The link between principles, values and culture

Last Tuesday Jeff Bezos wrote his annual letter to shareholders. From time to time I write about my admiration for Bezos and reading the letter I was reminded why. First there is his success, in 2015 Amazon became the fastest ever company to reach $100bn in annual sales and AWS is now reaching $10bn in annual sales, but more important is the way he goes about it.

A good portion of the letter is dedicated to Amazon’s culture and the principles behind it. Most companies think about values and culture, but also thinking about the principles that underpin the values is powerful.

Investopedia defines corporate culture as:

the beliefs and behaviours that determine how a company’s employees and management interact and handle outside business transactions

Many startups work hard to create a culture that will bring about business success, and one of the tools they use is to publish a list of values which encourage certain behaviours. At Forward Partners we have seven values designed to shape a culture that will make great investment decisions and deliver great help to our portfolio companies – e.g. seeking, sharing, and retaining knowledge, making good decisions, and acting with courage.

The interesting thing about Bezos’s shareholder letter is that he talks about five principles that underpin the culture at Amazon:

  • customer obsession
  • eagerness to invent and pioneer
  • willingness to fail
  • patience to think long term
  • taking of pride in professional excellence

Then in addition Amazon has what they call their leadership principles, which read much more like a traditional set of company values:

  • Customer Obsession
  • Ownership
  • Invent and Simplify
  • Are Right, A Lot
  • Hire and Develop the Best
  • Insist on the Highest Standards
  • Think Big
  • Bias for Action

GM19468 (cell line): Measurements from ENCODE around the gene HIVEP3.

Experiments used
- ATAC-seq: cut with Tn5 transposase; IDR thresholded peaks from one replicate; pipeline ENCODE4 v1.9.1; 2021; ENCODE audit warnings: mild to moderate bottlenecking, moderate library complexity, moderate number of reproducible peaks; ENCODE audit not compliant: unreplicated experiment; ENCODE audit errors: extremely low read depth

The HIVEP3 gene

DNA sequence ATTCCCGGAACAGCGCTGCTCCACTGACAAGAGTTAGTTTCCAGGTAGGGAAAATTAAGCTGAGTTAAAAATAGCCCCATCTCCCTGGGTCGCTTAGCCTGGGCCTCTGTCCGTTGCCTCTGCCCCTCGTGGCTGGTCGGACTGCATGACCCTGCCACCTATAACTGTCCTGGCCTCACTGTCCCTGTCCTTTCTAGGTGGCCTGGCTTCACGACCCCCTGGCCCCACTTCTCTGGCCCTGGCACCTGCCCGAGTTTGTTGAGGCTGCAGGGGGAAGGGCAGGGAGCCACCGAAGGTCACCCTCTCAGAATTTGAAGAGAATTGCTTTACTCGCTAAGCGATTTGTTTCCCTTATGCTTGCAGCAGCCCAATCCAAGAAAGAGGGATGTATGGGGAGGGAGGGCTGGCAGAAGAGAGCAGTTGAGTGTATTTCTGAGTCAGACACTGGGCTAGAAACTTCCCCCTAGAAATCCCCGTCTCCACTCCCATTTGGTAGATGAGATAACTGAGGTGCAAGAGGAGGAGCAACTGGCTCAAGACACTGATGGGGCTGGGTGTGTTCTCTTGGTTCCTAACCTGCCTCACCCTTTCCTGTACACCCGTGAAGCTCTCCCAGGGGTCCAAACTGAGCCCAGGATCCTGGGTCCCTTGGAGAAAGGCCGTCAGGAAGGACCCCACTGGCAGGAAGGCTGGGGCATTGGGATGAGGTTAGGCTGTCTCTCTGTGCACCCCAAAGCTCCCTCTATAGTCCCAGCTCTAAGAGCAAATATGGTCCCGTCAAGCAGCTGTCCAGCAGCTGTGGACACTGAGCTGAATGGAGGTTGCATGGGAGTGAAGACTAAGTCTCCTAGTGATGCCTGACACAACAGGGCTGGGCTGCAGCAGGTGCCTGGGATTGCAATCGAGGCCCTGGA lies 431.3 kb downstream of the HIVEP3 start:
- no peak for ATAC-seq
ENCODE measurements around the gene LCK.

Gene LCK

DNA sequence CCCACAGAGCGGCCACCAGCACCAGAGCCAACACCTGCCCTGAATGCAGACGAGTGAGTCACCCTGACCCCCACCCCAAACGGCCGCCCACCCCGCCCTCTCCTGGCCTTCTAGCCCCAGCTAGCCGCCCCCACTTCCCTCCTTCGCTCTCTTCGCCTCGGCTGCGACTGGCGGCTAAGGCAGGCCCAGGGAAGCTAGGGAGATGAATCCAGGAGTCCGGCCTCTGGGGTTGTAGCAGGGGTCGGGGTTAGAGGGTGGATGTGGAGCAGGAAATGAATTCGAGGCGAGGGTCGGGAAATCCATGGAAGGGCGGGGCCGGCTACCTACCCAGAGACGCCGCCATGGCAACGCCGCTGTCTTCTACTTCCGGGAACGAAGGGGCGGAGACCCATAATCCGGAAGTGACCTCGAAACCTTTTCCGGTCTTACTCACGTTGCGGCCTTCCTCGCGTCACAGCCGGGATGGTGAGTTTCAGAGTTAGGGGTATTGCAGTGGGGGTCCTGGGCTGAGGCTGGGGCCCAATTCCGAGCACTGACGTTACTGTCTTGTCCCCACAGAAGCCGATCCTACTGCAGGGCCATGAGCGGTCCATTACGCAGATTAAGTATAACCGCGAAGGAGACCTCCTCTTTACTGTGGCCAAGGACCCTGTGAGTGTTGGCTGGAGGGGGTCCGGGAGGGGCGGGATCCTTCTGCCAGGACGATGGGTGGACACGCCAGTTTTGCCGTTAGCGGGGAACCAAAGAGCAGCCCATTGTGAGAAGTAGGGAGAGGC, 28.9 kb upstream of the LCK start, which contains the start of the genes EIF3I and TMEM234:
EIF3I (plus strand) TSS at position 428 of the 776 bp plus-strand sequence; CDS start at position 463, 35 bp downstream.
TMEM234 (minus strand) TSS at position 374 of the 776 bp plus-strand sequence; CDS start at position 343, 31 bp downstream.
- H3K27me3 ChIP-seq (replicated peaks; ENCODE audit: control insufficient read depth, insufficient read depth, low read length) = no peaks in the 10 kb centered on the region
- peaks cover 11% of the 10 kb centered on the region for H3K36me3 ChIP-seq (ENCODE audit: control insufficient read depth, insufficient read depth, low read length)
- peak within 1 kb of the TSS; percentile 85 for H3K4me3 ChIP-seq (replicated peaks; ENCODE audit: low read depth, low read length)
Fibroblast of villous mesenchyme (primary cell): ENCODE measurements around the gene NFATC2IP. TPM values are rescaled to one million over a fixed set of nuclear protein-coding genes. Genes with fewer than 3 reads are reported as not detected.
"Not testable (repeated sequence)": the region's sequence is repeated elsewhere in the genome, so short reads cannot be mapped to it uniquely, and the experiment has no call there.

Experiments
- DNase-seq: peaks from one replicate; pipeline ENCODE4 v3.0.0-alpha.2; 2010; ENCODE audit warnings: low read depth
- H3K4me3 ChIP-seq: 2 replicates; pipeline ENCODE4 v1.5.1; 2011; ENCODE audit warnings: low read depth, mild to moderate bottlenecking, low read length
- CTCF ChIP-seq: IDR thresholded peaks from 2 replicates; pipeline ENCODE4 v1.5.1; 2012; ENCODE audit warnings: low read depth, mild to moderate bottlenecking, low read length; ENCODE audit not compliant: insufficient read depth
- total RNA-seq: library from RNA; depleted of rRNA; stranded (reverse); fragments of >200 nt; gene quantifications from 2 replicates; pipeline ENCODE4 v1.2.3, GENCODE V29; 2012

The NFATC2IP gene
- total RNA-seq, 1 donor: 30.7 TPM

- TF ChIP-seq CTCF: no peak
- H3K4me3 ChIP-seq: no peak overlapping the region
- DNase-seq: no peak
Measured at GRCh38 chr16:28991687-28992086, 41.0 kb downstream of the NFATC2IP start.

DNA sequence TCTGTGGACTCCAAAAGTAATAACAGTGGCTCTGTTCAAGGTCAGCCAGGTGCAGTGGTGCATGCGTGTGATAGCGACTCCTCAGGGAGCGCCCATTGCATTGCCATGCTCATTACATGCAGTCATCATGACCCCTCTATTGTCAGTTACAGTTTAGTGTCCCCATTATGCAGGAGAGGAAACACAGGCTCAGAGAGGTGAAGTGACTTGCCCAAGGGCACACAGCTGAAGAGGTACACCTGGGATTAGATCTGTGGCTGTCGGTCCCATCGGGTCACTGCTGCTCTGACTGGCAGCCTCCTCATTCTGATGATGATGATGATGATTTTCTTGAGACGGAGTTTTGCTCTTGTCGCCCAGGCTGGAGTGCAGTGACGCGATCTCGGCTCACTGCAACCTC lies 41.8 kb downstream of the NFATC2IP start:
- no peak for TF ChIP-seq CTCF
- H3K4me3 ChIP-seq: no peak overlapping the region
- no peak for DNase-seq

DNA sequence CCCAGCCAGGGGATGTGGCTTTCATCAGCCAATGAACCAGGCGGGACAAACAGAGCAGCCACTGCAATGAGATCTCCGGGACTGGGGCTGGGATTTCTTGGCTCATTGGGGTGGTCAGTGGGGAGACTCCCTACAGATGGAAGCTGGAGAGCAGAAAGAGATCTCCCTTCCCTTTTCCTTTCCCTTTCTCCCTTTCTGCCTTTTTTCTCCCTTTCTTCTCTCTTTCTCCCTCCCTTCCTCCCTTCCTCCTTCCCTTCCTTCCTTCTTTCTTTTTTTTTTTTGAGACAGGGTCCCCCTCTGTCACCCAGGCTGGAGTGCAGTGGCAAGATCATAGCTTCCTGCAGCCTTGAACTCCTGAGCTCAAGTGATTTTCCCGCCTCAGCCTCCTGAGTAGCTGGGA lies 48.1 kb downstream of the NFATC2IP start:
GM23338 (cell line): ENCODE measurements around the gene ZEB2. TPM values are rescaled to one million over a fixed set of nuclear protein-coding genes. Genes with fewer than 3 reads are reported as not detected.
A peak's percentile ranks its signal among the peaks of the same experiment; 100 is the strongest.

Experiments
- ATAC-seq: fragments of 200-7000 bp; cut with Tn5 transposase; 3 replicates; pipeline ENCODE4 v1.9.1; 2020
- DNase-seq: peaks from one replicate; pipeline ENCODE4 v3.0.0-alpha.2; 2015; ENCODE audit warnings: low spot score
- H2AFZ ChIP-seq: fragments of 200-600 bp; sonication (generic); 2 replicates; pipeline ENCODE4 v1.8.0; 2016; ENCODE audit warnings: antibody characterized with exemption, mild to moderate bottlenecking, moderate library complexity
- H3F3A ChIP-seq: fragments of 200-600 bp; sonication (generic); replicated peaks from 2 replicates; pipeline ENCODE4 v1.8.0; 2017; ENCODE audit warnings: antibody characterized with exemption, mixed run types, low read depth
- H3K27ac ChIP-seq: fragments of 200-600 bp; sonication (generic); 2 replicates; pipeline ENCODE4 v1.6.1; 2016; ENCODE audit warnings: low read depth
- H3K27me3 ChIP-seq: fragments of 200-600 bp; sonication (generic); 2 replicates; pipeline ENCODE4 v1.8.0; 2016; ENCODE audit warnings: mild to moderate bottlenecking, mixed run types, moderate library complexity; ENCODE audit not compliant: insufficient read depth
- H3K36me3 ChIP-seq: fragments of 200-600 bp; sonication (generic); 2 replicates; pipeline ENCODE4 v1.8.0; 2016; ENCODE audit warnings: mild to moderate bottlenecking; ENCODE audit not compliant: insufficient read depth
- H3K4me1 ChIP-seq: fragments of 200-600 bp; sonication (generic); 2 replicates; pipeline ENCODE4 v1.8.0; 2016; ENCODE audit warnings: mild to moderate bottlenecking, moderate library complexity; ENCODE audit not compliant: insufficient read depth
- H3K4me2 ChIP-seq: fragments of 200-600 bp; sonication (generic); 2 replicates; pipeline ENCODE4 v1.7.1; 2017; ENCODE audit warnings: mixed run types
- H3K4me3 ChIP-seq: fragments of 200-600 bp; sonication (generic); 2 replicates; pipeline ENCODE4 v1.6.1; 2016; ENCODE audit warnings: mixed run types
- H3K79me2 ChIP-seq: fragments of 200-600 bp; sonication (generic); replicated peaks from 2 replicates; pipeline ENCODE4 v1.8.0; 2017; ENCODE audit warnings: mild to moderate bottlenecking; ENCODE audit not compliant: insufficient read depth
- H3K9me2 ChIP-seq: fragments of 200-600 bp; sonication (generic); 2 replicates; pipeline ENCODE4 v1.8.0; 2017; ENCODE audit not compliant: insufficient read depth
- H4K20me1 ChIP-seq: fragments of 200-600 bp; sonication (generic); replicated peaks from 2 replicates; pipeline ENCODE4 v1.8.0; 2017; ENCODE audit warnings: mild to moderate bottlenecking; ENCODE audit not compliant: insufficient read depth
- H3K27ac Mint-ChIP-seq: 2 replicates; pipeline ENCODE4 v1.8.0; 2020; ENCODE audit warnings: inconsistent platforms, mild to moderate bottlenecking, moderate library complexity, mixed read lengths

• Frugality
  • Vocally Self Critical
  • Earn Trust of Others
  • Dive Deep
  • Have Backbone; Disagree and Commit
  • Deliver Results

Amazon tells prospective employees that Amazonians use these principles “every day, whether they’re discussing ideas for new projects, deciding on the best solution for a customer’s problem, or interviewing candidates”.

Bezos’s five principles have been the same since the start of Amazon, but I would bet the 14 values have evolved over time. Certainly that’s the way it works at most companies.

Most companies and entrepreneurs I know find it difficult to define the values of their company. It’s tough because they need to both reflect the reality of the business and encourage improvement in behaviours. One of the main reasons that values change over time is that values often reflect gaps between existing behaviours and where the company would like to be, and those gaps change over time.

I’m thinking that taking the time out to define the principles that underpin a culture is a good first step before defining and/or updating values. Principles talk to how a business should be rather than how people should behave and hence should be quicker and less contentious to draft. Values should then aim to deliver the principles, but in the unique style of the company in question. We’re planning to revisit our values at Forward Partners later this year and we will definitely investigate the approach of starting with principles.

  • http://damonoldcorn.com/ Damon Oldcorn

    Looks like this relates to when the start up is a little further down the track … at the beginning the culture is set by the example shown by the Founder/CEO who should always act in a professional and principled manner. This is not easy, often given the lack of management experience and the buffeting they receive from the many parties that they have to engage with, some of which will want to compromise those values.
    But then this is what differentiates leaders from the pack and inspires the founding teams and people who want to join to be part of that push.